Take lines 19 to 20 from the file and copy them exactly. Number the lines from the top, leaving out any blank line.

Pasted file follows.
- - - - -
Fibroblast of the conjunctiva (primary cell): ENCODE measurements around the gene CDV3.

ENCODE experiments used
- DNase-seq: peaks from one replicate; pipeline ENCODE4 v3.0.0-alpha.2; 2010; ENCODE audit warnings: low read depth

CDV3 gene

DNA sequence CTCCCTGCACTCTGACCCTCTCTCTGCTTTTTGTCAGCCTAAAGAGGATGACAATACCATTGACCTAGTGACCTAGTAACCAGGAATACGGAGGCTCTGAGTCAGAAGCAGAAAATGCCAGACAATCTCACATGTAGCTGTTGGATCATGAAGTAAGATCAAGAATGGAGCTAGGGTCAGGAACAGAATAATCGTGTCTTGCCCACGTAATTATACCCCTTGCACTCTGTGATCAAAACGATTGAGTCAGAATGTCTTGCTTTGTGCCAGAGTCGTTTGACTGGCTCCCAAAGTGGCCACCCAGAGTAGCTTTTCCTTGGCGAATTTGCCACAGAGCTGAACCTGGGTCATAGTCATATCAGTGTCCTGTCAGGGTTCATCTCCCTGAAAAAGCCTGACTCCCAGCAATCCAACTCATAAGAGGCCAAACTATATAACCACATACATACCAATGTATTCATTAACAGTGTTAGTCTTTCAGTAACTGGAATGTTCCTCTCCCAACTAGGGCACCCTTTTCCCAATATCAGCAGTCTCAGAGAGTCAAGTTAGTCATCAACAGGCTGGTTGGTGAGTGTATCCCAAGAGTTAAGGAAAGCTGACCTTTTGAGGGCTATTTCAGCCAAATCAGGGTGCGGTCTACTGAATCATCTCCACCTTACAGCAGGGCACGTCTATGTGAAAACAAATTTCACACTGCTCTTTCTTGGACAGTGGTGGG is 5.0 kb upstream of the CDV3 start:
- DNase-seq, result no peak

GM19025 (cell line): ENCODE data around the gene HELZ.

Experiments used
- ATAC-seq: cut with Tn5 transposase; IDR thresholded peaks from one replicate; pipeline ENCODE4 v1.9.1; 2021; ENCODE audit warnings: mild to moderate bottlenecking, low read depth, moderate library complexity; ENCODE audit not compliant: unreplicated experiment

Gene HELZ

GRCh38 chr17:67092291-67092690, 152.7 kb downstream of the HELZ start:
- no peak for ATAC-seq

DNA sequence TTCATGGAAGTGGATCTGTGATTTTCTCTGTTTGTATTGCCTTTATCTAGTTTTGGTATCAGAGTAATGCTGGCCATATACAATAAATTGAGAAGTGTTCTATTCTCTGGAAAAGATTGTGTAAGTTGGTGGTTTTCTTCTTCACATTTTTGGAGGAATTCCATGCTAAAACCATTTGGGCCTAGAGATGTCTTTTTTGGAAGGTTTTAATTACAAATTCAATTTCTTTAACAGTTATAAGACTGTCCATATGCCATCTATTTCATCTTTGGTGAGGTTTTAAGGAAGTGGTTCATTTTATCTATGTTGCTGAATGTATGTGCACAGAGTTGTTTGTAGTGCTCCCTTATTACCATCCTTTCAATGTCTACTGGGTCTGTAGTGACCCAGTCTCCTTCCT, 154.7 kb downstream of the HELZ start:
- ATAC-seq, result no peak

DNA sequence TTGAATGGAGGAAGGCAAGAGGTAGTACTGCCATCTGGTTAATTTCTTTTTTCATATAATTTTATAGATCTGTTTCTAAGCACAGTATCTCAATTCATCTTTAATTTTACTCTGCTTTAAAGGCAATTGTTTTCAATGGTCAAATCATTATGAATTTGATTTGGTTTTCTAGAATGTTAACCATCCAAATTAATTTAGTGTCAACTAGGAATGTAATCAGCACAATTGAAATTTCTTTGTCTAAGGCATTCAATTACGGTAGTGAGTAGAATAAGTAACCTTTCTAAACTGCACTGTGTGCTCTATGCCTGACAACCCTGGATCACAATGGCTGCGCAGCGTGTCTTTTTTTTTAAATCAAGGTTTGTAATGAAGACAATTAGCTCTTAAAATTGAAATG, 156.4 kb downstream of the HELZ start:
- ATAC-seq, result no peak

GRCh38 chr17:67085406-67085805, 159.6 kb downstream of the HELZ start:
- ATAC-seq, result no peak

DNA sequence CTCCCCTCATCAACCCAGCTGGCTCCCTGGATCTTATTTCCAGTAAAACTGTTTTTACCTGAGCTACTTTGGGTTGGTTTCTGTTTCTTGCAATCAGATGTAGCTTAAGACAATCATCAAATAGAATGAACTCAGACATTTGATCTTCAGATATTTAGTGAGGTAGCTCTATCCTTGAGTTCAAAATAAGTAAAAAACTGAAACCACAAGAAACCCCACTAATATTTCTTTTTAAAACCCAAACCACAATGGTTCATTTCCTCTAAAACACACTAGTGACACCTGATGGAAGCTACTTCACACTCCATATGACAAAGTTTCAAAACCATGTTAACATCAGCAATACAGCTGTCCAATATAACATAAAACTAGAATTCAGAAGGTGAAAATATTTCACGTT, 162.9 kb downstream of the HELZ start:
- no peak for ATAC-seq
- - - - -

DNA sequence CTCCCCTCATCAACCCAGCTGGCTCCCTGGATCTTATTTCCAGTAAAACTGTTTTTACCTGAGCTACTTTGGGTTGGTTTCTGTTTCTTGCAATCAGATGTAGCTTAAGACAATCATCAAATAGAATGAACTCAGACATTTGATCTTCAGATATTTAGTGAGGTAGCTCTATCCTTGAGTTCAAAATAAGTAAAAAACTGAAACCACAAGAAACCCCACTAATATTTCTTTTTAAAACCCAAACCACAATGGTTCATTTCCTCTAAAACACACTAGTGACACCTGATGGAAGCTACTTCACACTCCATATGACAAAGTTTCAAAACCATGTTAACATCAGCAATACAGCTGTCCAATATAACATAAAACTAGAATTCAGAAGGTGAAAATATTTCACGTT, 162.9 kb downstream of the HELZ start:
- no peak for ATAC-seq